How to make the driveway safe for dogs

Learn how to make the driveway safe for dogs and cats.

The design of modern homes allows for driveways to be a dog’s main limited visual access to the outside world. The gate, whether manual or electronic, forms the highly prized territorial boundary for the confined canines, particularly valuable to unsterilised, untrained, territorial male dogs.

Many negative human-animal and dog-dog activities occur in this area and it is very important that pet owners realize the vigilance required keeping the patrolling animals at a barrier that may open at unpredictable times and predictable occasions.

Over the past 3 decades there has been an enormous reduction of stray dogs for various reasons:

  • Less dogs are owned per family, and per property, due to spatial restraints, affordability and time availability
  • Increased responsibility of keeping the beloved pets indoors
  • More secure properties
  • Developments with “no pets” policies

Stray dogs were often brought in to veterinary practices with motor vehicle accident injuries and fight wounds obviously as a result of increased exposure to these possibilities. These days a large percentage of dog bite injuries, and pets being run over by a car, occur in the driveway of their own home.

The most common driveway victim is the geriatric dog or cat that has become deaf to the sounds of the vehicles, too accustomed towards the in-house traffic. People become complacent about their animal’s tolerance as well. The old pets may be too slow, due to arthritis, to escape the wheels of the car or bike. Most of these unfortunate accidents are fatal and occur because people are in a hurry and the animals are not. Pet owners should always take stock of the whereabouts of their dogs and cats before driving off or, rather, have the driveway totally fenced off so that there is no access and no chance for problems to occur. By isolating animals from the driveway can increase their sensitivity towards the smell, sound and movement of vehicles, whenever, by chance they enter that area.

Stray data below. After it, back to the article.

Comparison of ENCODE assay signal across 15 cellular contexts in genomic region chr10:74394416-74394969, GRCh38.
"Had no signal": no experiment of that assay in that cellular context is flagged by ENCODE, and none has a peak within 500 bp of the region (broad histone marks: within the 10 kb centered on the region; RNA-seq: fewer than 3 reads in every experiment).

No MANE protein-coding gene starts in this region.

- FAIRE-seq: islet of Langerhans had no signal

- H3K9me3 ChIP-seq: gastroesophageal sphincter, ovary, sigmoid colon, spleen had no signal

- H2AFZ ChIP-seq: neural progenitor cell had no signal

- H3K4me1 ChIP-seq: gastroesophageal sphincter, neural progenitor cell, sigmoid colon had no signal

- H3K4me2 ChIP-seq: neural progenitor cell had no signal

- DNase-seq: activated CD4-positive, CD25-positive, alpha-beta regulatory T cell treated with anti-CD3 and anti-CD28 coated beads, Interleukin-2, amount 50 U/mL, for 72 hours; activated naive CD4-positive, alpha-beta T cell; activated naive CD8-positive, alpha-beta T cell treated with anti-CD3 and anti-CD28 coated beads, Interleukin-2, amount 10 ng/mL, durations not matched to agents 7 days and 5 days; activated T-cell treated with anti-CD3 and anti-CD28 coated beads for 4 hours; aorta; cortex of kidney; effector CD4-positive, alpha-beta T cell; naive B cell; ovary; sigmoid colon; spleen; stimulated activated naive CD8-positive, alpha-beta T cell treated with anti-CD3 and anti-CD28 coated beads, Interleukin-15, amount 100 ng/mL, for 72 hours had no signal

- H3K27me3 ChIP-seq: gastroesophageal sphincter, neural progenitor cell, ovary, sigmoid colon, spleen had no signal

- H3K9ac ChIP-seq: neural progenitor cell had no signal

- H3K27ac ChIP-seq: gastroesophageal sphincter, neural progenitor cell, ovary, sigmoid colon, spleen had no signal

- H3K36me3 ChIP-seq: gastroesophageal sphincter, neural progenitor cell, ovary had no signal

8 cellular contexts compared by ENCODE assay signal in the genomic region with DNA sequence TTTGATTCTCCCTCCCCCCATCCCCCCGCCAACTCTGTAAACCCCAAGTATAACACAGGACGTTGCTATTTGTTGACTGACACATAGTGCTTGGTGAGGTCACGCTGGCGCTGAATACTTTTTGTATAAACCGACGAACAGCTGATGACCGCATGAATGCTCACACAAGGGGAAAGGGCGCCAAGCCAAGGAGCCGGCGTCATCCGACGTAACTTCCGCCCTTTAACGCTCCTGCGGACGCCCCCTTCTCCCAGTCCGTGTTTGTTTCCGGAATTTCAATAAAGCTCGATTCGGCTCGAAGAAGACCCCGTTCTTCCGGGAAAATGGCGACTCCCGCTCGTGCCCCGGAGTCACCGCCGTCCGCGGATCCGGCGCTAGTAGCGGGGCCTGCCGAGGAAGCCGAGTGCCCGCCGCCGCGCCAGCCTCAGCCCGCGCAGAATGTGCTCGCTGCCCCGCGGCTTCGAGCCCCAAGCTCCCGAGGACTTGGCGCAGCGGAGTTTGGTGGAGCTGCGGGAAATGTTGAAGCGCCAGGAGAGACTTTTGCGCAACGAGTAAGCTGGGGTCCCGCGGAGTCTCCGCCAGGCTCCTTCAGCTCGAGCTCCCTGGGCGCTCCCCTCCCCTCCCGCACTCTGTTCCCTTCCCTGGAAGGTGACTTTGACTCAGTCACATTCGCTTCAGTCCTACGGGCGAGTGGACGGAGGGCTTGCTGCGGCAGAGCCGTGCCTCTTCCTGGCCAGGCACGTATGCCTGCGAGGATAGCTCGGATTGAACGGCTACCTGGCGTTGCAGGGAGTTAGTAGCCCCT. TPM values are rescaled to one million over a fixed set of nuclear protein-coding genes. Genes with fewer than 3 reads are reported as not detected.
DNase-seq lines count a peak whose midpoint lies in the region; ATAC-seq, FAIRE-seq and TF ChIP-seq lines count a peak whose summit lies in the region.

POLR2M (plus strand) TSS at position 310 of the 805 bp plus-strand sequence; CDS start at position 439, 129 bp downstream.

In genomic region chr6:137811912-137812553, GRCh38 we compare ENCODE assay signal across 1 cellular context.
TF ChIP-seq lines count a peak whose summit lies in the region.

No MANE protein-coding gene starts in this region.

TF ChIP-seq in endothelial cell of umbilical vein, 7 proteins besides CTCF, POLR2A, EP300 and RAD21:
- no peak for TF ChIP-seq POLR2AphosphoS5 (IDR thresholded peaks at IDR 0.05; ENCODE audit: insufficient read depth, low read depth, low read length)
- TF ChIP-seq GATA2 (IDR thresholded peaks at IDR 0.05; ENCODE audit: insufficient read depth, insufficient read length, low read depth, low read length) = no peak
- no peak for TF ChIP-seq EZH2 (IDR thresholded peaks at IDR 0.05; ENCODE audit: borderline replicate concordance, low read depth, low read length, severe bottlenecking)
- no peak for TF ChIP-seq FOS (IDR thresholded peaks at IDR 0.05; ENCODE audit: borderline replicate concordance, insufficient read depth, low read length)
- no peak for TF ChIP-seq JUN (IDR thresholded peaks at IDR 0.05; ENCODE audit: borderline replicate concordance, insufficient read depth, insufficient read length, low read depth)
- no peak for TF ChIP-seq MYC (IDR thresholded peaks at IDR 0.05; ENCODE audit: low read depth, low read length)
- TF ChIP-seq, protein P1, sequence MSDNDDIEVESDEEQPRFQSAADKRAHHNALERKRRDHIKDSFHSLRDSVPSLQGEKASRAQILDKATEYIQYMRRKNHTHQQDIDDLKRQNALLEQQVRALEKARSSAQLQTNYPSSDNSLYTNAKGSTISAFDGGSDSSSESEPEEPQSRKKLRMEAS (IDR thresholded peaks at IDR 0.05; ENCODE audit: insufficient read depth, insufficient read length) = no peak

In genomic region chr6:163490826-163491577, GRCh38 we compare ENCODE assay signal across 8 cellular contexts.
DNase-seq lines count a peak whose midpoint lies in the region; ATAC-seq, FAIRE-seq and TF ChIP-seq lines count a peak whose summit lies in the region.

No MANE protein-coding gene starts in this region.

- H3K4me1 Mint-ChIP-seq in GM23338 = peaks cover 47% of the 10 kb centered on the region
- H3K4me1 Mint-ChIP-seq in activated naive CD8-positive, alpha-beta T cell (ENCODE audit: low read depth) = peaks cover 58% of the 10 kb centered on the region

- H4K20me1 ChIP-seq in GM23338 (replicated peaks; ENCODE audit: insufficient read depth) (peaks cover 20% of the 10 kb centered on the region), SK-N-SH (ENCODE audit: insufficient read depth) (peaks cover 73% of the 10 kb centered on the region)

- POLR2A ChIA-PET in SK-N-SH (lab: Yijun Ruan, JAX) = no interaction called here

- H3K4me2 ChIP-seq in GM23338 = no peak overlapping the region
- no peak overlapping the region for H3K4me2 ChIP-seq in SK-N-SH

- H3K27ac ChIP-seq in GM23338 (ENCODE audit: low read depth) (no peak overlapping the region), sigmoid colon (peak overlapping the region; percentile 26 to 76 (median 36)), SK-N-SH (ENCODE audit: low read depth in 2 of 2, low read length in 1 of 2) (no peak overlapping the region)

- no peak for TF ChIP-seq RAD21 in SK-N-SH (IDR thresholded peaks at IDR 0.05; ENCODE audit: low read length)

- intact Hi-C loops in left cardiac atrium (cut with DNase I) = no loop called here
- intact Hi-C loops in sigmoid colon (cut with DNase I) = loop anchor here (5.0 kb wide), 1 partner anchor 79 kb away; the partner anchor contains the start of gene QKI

Any resident cat or dog will instinctively sniff out any delivery or service vehicle on the property. Whether the dog urinates on the bumper or the cat scent marks the tyres these animals may decide to lie under the chassis to observe the situation in a strategically controlling manner. Lying under a car has other attractions:

  • Warmth from the engine
  • Safe refuge for small animals from large animals
  • New, attractive odours

This can cost them their lives.

The driveway gate is a sensitive threshold where highly stimulating activities take place. Besides chasing and barking at passersby the excitement conjured up at the gate can reach such proportions that an uncontrollable aggression may develop between two supposedly compatible dogs. The release of endorphins (brain chemicals), adrenalin etc. during the episode of euphoric, delirious and hyper-excitable behaviour at the gate can induce such a displaced behaviour between two individuals that the outcome can be fatal. This is not a sudden event; but rather a gradual build-up of numerous frustrations and tensions between the resident dogs over a lengthy period of time because of the intermittent external stimuli thereby precipitating, what we would regard as, a sudden inter-canine conflict. This is most likely to occur amongst dogs of the same sexes that belong to the terrier or working dog groups.